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3.6.10

Ionarts-at-Large: Britten vs. Purcell, Champions League


available at Amazon
H.Purcell, Odes for St.Cecilia's Day, Music for Queen Mary,
A.Parrot / Taverner Consort
Virgin Classics



B.Britten, Serenade for Tenor, Young Person's Guide et al.,
Pešek et al. / Royal Liverpool Phil., ECO et al.
EMI
The overlap of Britten- and Football fans seems to be bigger than you might expect… the many empty seats in the Philharmonic hall of the Gasteig more likely due to the football match of Bayern Munich vs. Internationale Milano that evening, rather than Purcell-Britten. (Although for the Munich Philharmonic’s audience, Britten does constitute risqué programming.)

By the time Andrew Manze elicits the first notes of Purcell’s drum-rolling funeral march of Queen Mary at 7:07PM (the same music that opens Kubrick’s A Clockwork Orange), the players of Bayern and Inter are still in their hotels, soon to be on their way to the Estadio Bernabéu in Madrid, the home pitch of Real Madrid, where the Champions League final 2010 will take place.

After the In nomine à 7 and Fantazia à 4 and the Abdelazar Rondeau, the grave, sweetly regal Chacony—this all being Purcell channeled through the orchestral medley arranged by Britten—glides along with professional dignity imbued onto it by the slightly reduced forces of the Munich Philharmonic. Then the drums of the repeated funeral march bring us full circle.

7:20PM. In Madrid, the players are climbing out of their buses. In Munich, the ‘bringing Britten to the People’ program gets fully under way. Britten is still a missionary task on the continent: his operas are not nearly as present in the repertoire as their quality would mandate; his orchestral works are rarities on the programs of major orchestras. Few pieces would seem better suited to convince stubborn, habit-inhibited ears of Britten’s music than the Four Sea Interludes: adult Britten in all its uncompromising glory and at his most visceral. Four suites of in lush, animated gray—Northern Sea waves breaking over decks and lapping against the hulls of our expectations.

Arjen Robben, Bayern’s right offensive midfielder, knows the Bernabéu stadium well; the Dutch national played one season for Real Madrid before being dumped onto Bayern for a loss of €11m, deemed by Madrid too injury-prone and, well, not enough Christiano Ronaldo. Creating havoc on any opponent teams’ left side, and his injury problems gone, he became an instant star at Bayern, scoring the crucial goals against Florence and Manchester to advance Bayern to this final. With his congenial French counterpart on the other flank, Franck Ribery, suspended for the match, a Bayern victory will likely depend on whether Inter can or cannot take Robben out of the game.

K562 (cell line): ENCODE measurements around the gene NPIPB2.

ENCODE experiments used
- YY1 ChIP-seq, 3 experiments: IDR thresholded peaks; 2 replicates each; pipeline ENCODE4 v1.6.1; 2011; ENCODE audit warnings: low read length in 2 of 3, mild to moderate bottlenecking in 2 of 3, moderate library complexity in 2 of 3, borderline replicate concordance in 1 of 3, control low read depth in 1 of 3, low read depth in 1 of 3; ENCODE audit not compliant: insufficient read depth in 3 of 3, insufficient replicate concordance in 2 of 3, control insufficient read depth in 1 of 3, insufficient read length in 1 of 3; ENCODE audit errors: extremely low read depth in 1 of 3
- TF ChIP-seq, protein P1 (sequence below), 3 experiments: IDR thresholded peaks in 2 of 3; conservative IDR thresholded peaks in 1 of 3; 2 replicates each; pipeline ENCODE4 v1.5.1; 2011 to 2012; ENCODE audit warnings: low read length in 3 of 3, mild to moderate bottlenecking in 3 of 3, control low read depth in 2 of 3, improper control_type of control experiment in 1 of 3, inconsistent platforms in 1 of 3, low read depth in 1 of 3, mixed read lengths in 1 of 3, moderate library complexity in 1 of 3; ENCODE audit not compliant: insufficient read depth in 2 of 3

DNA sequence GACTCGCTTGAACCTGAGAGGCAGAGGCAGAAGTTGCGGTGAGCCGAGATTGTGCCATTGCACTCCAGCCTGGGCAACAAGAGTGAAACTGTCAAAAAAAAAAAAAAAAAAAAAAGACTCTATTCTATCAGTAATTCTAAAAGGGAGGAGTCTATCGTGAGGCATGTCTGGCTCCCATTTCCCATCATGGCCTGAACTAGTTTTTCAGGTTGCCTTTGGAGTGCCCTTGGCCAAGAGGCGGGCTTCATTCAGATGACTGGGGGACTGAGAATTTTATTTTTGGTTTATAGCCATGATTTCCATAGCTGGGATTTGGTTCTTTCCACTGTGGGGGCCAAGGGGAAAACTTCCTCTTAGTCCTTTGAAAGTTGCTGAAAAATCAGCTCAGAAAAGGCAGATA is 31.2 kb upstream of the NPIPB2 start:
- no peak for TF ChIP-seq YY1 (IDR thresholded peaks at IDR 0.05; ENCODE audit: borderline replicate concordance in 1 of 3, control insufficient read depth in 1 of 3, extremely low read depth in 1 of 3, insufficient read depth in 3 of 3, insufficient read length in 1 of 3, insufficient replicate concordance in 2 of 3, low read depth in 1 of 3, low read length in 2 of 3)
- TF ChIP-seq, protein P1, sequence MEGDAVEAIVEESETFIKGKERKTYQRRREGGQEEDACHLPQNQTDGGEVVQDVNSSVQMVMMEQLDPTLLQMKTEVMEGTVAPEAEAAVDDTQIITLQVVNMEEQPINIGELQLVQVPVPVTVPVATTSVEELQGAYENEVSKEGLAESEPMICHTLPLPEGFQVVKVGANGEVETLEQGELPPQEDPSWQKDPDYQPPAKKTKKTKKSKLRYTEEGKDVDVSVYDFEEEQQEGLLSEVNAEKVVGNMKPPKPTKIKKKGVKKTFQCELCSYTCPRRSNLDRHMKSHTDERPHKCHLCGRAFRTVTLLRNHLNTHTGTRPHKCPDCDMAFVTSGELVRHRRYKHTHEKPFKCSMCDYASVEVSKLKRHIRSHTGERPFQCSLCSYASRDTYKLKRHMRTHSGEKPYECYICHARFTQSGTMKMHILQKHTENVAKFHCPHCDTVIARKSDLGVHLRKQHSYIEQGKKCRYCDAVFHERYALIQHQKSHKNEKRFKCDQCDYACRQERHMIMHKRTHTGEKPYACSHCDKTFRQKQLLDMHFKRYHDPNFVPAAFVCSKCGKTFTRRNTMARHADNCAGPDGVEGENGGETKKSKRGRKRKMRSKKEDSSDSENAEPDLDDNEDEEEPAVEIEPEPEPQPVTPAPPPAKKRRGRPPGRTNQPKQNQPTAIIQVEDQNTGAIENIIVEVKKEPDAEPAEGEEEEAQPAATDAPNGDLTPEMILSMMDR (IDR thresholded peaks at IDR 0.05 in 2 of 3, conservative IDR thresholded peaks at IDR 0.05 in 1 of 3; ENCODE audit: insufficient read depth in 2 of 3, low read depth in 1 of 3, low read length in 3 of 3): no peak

8:05PM. The Sinfonia da Requiem op.20 recalls the Purcell with its opening timpani strokes, drawing yet more parallels in this very intelligently designed program. The Munich trumpets are in impressive shape—as is the whole brass section—the orchestra’s grunt workers—that night. For all the pacifist intent of the Requiem, the timpani do sound magnificently martial, infernal, then fragmented, and eventually led out of violent disarray by an orphic saxophone line.

If Robben’s genius is akin to the flights of a first violinist or a quick clarinet run up and down the pitch, Mark van Bommel and Bastian Schweinsteiger are the brass section of Bayern—watching the back of their creative front-men and keeping the game of possession and attack that coach Louis van Gaal has taught them to play going. They’re heavy working with a little less glory coming their way, and a fair amount of sliding tackles for good measure.

8:22PM. The last notes of the Requiem fade, moved and contemplative applause uneasily vies with reflection and gratitude. The impression from the audience suggests this to be the most successful part of the evening. But Britten’s “Young Person’s Guide to the Orchestra” is still up, and Konstantin Wecker, a Munich singer-songwriter, will read the complete (translated) text so that all the music—usually cut—can be heard in a setting that makes sense. He jokes that the attendance—better than feared, apparently—attests a victory of culture over football, but that strikes me as too optimistic. I wouldn’t be there, for one, if I didn’t have realistic hopes of catching most of the game, if only the applause won’t last too long.

Fifteen minutes to kickoff: For the players in the locker rooms nervousness gives way to pure adrenaline, each of them knowing this could be the most important club match of their career. There is less pressure on the Munich Philharmonic players to wind their way through the Guide, and the brass belts out the Purcell-theme (full circle, once more) with weighty glory, eminently suitable as a fanfare to the 22 players that enter the pitch just about at that moment. Taking his bows, Wecker feigns a footballing gene when he comes out donning a Bayern scarf and bringing one for Manze (who doesn’t seem quite to know what to do with it—Beckenham, whence he hails, features only hockey and tennis). If he had any true sense for the game, he’d get off the stage instead—which is what a few players and half the audience seem to await eagerly. Panting, I sit down in the nearest pub, just minutes later, having missed merely 12 minutes of the game so far.

With my allegiance firmly with the red of Bayern, not the black’n’blue of Inter, the Nerazzuri, I could probably have spared myself the rush. Despite nearly 70% possession, twice as many shots, trice the number of corners, Bayern looses on two goals by Diego Milito and—to be honest—never really had a chance. It seems only fair that at least the Britten was excellent.

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